Yiddish Theatre in Denmark, 1906-56
In 1912, a Jewish tailor left Imperial Russia for Denmark. He became a co-founder of the Danish Communist Party, was very active on the Left of the Russian-Jewish immigration, and in 1931, he decided to return to what was now the Soviet Union with his wife and two children. Once there, the tailor’s wife immediately became a member of the Communist Party (CPSU). Her husband did not. They were both arrested during the Great Terror and probably died in 1938 in a prison camp. The children went underground until the political climate changed after the 20th Congress of the CPSU, in 1956. The son returned to Moscow, where he became a teacher of Danish, and successfully applied for his parents’ posthumous rehabilitation.
In 1995, I gave a lecture on this story to a Jewish association in Copenhagen, and after the lecture, a Polish-Jewish immigrant from the 1969-wave asked me why I hadn’t addressed this or that question, or researched this and that subject. My answer was: “Because I can’t read Yiddish.” He said immediately: “I will teach you.”
My maternal grandparents were Russian-Jewish immigrants to Denmark, but I knew little beyond a few words and the melody of their native Yiddish. I studied with my teacher for a year, until his untimely death, and then continued studies on my own. By chance, I met a friend who loaned me a copy of the Yidishe folks-tsaytung (Jewish People’s Newspaper). To my surprise, this Yiddish daily was published in Copenhagen from 1914 until 1915. It turned out to be a very good “textbook” for language study, but better yet was this astonishing story that it contained.
The waves of violence and unrest that rocked early twentieth-century imperial Russia, and the beginning of the First World War, meant that Jewish immigration to Denmark increased greatly between 1905 and 1914. Perhaps 10,000 to 12,000 Jews came Copenhagen, most of them en route to London or New York. But after World War I, 3,000 Jews remained in the city. This tiny group displayed enormous cultural energy, creating their own Yiddish library, newspapers, clubs, football and wrestling teams, and synagogues. They, of course, also had their own theatre.
The first chapter in the history of the Yiddish theatre in Copenhagen, 1911-21, is the most critical. In this period, the semi-professional actors Morris and Glike Bilavski performed in town from 1908-21; Adolf Timianov was active from 1909 until 1915, as were a Mrs. Timianov and a Mr. Rothstein (first names unknown). Adolf Timianov dominated the scene in a particularly fertile period: twelve performances in 1912, nine in 1913, twelve in 1914, and fifteen in 1915. When Timianov emigrated to New York, the number of performances in Copenhagen dropped to around four a year in 1916-19, while the years 1920-21 showed an uptick with seven and thirteen performances, respectively.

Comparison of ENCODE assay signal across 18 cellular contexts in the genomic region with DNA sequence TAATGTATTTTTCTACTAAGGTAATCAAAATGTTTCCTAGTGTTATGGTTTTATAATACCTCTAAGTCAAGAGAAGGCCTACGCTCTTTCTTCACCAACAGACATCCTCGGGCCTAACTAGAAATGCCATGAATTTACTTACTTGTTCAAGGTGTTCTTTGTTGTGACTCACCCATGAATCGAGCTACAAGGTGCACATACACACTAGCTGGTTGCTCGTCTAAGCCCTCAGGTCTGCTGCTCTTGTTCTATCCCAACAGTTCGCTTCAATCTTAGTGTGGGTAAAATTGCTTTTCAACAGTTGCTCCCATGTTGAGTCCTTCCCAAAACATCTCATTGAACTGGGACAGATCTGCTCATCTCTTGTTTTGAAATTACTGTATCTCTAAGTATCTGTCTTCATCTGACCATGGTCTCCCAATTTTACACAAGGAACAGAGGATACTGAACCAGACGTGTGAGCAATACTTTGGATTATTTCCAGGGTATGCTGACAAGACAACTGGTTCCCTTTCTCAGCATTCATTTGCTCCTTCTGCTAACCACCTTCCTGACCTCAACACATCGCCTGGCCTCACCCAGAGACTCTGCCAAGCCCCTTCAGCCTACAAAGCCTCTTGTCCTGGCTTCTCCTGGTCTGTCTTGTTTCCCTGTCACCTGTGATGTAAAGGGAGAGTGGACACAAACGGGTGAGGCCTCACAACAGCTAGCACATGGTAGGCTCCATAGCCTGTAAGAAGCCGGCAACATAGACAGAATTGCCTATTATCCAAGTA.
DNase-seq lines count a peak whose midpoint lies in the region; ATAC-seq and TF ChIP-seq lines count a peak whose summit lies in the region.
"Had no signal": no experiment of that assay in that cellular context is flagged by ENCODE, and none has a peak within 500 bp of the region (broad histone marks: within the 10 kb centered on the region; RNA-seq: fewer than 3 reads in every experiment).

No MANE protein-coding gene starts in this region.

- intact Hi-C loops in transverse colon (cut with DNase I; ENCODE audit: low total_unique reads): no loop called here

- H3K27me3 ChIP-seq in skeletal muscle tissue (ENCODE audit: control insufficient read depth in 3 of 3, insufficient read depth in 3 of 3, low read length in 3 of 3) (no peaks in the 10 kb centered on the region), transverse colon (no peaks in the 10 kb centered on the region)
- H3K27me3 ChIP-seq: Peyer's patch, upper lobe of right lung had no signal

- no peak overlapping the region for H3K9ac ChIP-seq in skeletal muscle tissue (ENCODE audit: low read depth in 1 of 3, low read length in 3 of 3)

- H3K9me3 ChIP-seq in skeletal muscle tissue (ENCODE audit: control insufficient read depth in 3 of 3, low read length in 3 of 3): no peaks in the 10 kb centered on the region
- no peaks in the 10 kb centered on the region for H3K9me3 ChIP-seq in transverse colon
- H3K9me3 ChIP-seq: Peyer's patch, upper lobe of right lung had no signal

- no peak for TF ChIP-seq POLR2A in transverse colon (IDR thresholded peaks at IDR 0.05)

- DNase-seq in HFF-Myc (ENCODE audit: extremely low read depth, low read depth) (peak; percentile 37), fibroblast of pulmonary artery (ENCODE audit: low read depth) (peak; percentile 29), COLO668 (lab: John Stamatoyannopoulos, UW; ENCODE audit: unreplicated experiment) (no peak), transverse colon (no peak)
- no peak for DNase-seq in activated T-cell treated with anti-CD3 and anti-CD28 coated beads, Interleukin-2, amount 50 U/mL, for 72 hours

1921-26 was the heyday of amateur actors who had previously taken a back seat to the stars. In what we could call the second period in the history of Yiddish theatre in Copenhagen, they emerged as a force in their own right, with twenty-eight performances. Following this, in the third period, touring actors constituted the bulk of Yiddish theatre in the city. The truly transnational character of Yiddish culture, which existed beyond the frontiers of nation-states in the interwar period, made guest-performances frequent. From 1926-40, there were 127 Yiddish theatre performances in Copenhagen, mostly with visiting stars. But when visits by touring actors lagged, the local Yiddish stage took over again. In 1938 and 1939, there had been some amateur performances, and even in Nazi-occupied Denmark in 1940-43, there was a Yiddish theatre in town. From 1941 to 1956, there were eighteen performances in Yiddish. All in all, Copenhagen saw 275 performances of 320 Yiddish plays.
In earlier periods of the Yiddish theatre in Copenhagen, 1906-1940, there was tension between the primarily working-class Russian-Jewish immigrants and the wealthier Danish Jews. But by the 1930s, Russian Jews outnumbered Danish Jews. And when the Danish people mobilized in October 1943 to protect the Jews of Denmark – smuggling them to neutral Sweden, hiding them from Nazi efforts to deport them to death camps–it was clear that Danes were blind to the differences between Russian Jews and Danish Jews. The assimilation of the Russian Jews was complete, and, ironically, spelled the end of Yiddish theatre in Copenhagen.
I have written about this fabulous story in a book, which you can download for free here. The text is in Danish, but there are a lot of illustrations (with Yiddish text). There is also a shorter version in English, which you can also download for free here.